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Nebraska’s leading economic indicator rose again during February, according to the most recent report from the University of Nebraska-Lincoln.

The leading indicator, a composite of economic factors that predict economic growth six months into the future, rose by 0.38 percent, which was the fifth consecutive monthly increase.

“The increase suggests that moderate economic growth will continue in Nebraska through the third quarter of 2019,” economist Eric Thompson, director of the Bureau of Business Research at the university, said in a news release.

For the second consecutive month, strong business expectations were the primary reason for the jump in the Nebraska indicator. Respondents to the February Survey of Nebraska Business reported plans to increase both sales and employment over the next six months.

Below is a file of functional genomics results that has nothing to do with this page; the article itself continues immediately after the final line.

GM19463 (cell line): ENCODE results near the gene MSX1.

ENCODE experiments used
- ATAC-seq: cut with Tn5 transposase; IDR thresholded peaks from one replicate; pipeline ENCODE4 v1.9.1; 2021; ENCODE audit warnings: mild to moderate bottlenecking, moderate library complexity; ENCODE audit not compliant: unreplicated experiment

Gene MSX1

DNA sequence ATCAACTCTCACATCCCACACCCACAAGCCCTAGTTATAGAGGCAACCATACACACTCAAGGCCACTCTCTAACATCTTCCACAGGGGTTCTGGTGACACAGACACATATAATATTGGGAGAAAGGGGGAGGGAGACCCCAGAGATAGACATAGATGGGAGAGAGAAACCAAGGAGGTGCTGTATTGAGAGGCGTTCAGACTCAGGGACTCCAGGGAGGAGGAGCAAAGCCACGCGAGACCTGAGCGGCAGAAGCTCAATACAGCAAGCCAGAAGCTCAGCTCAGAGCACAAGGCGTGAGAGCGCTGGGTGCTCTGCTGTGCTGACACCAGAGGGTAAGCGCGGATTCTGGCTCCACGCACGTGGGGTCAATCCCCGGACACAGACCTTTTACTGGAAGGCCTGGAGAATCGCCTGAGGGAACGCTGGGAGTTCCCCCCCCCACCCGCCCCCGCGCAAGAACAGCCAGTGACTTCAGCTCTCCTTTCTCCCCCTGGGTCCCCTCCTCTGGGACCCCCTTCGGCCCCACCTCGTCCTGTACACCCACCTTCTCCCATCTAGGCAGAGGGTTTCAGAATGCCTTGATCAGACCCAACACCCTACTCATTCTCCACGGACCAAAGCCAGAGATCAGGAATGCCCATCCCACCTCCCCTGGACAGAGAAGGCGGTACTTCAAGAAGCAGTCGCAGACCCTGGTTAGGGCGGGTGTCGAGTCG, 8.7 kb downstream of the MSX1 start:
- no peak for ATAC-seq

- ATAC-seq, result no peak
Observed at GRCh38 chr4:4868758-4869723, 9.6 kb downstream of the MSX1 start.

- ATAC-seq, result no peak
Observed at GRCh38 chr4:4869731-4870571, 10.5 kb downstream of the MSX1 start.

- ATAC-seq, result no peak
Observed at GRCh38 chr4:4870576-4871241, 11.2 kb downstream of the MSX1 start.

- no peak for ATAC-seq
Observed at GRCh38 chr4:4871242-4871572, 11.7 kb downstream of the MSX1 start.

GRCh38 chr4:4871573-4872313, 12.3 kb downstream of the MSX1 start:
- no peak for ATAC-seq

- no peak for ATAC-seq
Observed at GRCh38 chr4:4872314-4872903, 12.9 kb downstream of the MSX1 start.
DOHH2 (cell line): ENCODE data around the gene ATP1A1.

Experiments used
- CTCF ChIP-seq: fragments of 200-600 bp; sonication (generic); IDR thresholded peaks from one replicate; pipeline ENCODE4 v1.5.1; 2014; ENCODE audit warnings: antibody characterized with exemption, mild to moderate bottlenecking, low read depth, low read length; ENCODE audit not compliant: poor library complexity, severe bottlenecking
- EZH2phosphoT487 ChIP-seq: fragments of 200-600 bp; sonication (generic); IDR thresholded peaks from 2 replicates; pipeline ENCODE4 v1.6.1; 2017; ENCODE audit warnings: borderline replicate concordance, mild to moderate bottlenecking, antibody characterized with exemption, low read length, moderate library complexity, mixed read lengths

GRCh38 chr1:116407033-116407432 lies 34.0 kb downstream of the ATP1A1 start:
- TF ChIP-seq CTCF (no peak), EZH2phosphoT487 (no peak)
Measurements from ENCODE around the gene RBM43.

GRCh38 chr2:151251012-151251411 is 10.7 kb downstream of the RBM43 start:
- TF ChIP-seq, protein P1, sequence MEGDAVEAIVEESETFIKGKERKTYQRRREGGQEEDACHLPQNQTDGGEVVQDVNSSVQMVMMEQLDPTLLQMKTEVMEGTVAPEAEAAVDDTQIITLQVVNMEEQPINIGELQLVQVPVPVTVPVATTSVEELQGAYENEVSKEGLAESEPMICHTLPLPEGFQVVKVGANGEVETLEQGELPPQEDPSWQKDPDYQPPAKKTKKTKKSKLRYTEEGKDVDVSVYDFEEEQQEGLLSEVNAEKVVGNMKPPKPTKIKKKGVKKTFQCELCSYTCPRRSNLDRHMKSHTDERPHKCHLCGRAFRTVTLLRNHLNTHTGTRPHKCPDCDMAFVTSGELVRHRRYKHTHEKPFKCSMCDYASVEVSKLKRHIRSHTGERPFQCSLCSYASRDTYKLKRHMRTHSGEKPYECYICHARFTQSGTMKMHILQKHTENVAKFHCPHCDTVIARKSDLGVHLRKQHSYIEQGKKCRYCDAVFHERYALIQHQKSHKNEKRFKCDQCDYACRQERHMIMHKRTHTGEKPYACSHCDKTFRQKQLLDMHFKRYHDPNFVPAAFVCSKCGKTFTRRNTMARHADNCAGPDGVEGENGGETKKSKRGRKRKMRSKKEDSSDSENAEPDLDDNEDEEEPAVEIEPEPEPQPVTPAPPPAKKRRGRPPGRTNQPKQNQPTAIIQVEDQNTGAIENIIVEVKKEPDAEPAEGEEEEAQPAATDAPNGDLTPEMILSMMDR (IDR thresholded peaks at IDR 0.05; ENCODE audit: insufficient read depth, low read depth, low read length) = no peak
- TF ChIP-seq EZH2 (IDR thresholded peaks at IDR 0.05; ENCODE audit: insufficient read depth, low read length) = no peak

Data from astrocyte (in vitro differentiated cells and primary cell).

“Business expectations were at odds with other components of the leading economic indicator,” according to Thompson. Building permits for single-family homes declined during February while the value of the U.S. dollar also increased during the month. A higher U.S. dollar is challenging for manufacturers and others businesses which export.

To see the full report, go to the Bureau of Business Research website, bbr.unl.edu.

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Business editor/reporter

Matt Olberding is a Lincoln native and University of Nebraska-Lincoln graduate who has been covering business for the Journal Star since 2005.

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